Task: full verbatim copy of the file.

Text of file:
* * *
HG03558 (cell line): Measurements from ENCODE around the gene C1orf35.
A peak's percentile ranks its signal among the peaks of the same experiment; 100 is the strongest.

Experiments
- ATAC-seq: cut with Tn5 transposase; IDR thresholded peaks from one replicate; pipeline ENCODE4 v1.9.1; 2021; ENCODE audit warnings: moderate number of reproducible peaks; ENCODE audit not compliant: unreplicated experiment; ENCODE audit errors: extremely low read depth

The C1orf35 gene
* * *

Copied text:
HG03558 (cell line): Measurements from ENCODE around the gene C1orf35.
A peak's percentile ranks its signal among the peaks of the same experiment; 100 is the strongest.

Experiments
- ATAC-seq: cut with Tn5 transposase; IDR thresholded peaks from one replicate; pipeline ENCODE4 v1.9.1; 2021; ENCODE audit warnings: moderate number of reproducible peaks; ENCODE audit not compliant: unreplicated experiment; ENCODE audit errors: extremely low read depth

The C1orf35 gene